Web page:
Northern Douglas County garners agricultural enterprise area designation – Superior Telegram

SUPERIOR —The Wisconsin Department of Agriculture, Trade and Consumer Protection declared Douglas County as one of its newest additions to its agricultural enterprise area program.

The enterprise zone includes more than 32,000 acres in the towns of Amnicon, Cloverland, Lakeside, Maple and Parkland and the village of Poplar. Local governments partnered with 12 landowners to petition for the designation. It’s the first agricultural enterprise area in Douglas County and the first eligible area for county landowners to participate in the state’s Farmland Preservation Program.

“It helps existing farmers who are in that zone and … and gives them a little bit of a tax incentive that wasn’t there before,” said Mark Liebaert, Douglas County Board chairman.

The board approved applying for the designation in June on the recommendation of the land conservation committee.

“I’m glad we’re finally in,” committee member Kathryn McKenzie said.

A similar effort to get the designation about 10 years ago never gained traction, according to Jane Anklam, agriculture and horticulture specialist with the University of Wisconsin-Madison Extension in Douglas County.

“It took a lot of imagination and amazing support from a lot of farmers who said ‘dang it, we’re going to do this,’” Anklam said. “They should be super-duper proud of themselves for pulling this off.”

Agricultural enterprise area designations are important to Wisconsin’s agricultural future and support local farmland protection, the agricultural economy, environmental efforts and rural prosperity, according to DATCP.

Landowners within the enterprise area are eligible to enter into voluntary farmland preservation agreements, committing all or a portion of their farm to agricultural use and maintaining state soil and water conservation standards. In return, they may be eligible to claim the annual farmland preservation tax credit.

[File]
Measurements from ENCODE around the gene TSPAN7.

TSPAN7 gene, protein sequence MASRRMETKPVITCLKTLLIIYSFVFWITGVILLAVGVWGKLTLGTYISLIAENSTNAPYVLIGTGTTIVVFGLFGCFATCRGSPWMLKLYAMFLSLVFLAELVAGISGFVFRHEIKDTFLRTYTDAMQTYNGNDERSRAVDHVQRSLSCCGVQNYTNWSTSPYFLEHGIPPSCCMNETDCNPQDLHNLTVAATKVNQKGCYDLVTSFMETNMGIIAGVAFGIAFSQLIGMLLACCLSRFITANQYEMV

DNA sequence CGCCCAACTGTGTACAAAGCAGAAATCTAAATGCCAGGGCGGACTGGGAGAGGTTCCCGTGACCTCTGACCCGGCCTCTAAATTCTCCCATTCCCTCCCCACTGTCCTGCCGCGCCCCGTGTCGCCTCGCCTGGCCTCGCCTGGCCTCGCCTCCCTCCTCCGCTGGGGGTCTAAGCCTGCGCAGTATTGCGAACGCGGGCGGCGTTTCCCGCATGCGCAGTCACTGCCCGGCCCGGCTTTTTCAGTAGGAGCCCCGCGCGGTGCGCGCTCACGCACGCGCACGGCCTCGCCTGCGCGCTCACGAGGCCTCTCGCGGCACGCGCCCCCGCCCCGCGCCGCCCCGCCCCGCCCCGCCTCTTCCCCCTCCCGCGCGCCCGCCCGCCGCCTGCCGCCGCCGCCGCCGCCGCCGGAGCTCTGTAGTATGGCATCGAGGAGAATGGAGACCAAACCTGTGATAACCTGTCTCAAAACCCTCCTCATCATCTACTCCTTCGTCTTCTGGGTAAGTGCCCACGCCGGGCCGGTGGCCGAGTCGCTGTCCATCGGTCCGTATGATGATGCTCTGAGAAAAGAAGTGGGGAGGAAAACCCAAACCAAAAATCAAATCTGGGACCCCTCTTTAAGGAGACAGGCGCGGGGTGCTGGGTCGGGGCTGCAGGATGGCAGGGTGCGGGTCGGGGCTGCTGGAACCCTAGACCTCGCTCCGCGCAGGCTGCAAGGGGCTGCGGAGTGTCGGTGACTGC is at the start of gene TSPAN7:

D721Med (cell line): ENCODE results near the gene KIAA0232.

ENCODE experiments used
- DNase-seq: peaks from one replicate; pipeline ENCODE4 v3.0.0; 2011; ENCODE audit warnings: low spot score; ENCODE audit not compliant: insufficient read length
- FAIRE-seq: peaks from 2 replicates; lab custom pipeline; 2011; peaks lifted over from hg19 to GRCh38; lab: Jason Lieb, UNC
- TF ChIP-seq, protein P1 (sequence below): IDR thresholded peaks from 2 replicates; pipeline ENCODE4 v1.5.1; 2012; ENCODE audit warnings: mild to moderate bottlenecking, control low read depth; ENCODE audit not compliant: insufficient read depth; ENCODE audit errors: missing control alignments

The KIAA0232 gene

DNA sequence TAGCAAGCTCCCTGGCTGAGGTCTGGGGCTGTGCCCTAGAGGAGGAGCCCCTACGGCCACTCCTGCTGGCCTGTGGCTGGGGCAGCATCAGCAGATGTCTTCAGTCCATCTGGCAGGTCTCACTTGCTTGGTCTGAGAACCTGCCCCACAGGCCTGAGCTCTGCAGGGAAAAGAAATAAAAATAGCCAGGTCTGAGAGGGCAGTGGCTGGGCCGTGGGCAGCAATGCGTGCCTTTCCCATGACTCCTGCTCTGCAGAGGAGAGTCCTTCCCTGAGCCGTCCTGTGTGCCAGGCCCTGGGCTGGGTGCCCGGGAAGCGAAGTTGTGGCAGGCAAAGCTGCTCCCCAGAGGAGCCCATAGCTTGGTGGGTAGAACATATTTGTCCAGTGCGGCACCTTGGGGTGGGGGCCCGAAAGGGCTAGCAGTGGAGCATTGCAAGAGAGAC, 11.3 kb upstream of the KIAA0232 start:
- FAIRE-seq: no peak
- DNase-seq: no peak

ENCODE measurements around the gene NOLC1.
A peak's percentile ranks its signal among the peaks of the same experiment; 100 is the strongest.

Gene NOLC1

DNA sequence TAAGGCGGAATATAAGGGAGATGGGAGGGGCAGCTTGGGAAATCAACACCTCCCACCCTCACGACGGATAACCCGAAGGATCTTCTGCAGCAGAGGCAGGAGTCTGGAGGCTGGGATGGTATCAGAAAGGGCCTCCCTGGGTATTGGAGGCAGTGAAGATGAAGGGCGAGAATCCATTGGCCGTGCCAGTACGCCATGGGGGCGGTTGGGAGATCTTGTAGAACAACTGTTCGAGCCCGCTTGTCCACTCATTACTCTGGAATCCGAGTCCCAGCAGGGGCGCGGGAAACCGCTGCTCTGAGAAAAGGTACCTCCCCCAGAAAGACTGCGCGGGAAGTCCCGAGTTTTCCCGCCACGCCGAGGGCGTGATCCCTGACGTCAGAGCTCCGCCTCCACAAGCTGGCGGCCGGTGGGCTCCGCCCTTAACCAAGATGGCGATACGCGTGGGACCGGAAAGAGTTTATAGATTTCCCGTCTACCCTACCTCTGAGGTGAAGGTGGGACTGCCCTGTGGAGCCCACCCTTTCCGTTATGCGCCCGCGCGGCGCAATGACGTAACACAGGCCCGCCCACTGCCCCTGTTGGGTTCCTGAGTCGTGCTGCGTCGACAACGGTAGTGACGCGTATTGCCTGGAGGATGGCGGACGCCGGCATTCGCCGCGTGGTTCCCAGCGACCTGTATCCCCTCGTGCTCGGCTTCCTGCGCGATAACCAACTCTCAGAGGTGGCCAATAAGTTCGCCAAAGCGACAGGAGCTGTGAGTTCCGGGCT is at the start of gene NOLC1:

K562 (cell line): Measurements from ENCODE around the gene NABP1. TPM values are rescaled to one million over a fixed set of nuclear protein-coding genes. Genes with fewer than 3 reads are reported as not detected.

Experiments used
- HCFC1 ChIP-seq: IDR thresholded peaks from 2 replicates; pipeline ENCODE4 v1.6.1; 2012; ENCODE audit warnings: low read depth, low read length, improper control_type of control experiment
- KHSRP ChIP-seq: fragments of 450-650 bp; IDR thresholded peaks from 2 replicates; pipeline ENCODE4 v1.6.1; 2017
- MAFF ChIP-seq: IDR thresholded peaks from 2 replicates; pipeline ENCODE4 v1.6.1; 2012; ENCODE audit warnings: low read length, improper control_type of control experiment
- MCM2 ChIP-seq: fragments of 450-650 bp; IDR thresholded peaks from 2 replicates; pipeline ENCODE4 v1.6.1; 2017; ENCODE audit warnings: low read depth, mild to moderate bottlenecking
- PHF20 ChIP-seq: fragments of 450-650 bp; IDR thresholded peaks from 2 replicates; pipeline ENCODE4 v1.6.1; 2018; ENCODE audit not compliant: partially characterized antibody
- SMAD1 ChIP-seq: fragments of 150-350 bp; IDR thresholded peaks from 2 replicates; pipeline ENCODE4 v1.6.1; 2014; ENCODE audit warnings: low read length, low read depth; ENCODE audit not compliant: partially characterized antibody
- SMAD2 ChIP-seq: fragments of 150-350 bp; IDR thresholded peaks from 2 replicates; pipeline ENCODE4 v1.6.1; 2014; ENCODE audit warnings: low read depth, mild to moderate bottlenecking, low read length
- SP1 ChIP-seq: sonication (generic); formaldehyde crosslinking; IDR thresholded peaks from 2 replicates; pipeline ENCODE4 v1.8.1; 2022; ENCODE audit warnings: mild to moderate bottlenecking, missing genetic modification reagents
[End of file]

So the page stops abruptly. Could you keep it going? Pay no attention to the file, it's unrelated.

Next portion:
“Farmland throughout the state is important as a land use in terms of social, economic and environmental growth and protection,” Anklam said.

The county started working on the project to get the agricultural enterprise area approved last year, said Ashley Vande Voort, Douglas County land conservationist. She said she worked with Dustin Soyring, the lead farmer on the project, and gathered petitions from farmers and the towns in support of the designation.

“It doesn’t create different zoning rules in the area, so that’s why we decided to go with this method of making farmers eligible for farmland preservation,” Vande Voort said.

Agricultural practices can have an environmental impact on water quality, air quality and groundwater, and some practices are not sustainable and can cause damage to the environment, Anklam said. The enterprise area incentivizes farmers to stay on their land or create more farmland, she said, and it encourages practices that are economically and environmentally sustainable.

Liebaert said he wasn’t sure if the program would encourage new farms in Douglas County, but it could help existing farmers who are considering expansion.

To enroll in farmland preservation, farmers must implement land conservation methods such as a nutrient management plan, Vande Voort said. She said in exchange for their efforts, farmers receive a tax credit of $5 per acre for their property.

Matt Bolen, the new agriculture technician and wildlife damage program coordinator for Ashland, Bayfield, Douglas and Iron counties, can help with developing those plans, Vande Voort said. Bolen works in the land conservation office in Ashland County.

It helps farmers preserve farmland by implementing conservation practices that will help them over the long-term in their farming operations and gives them a financial incentive to make their operations more profitable, Vande Voort said.

“As food prices soar having locally produced food is so important to keep us fed and to hopefully maintain fair prices,” McKenzie said.


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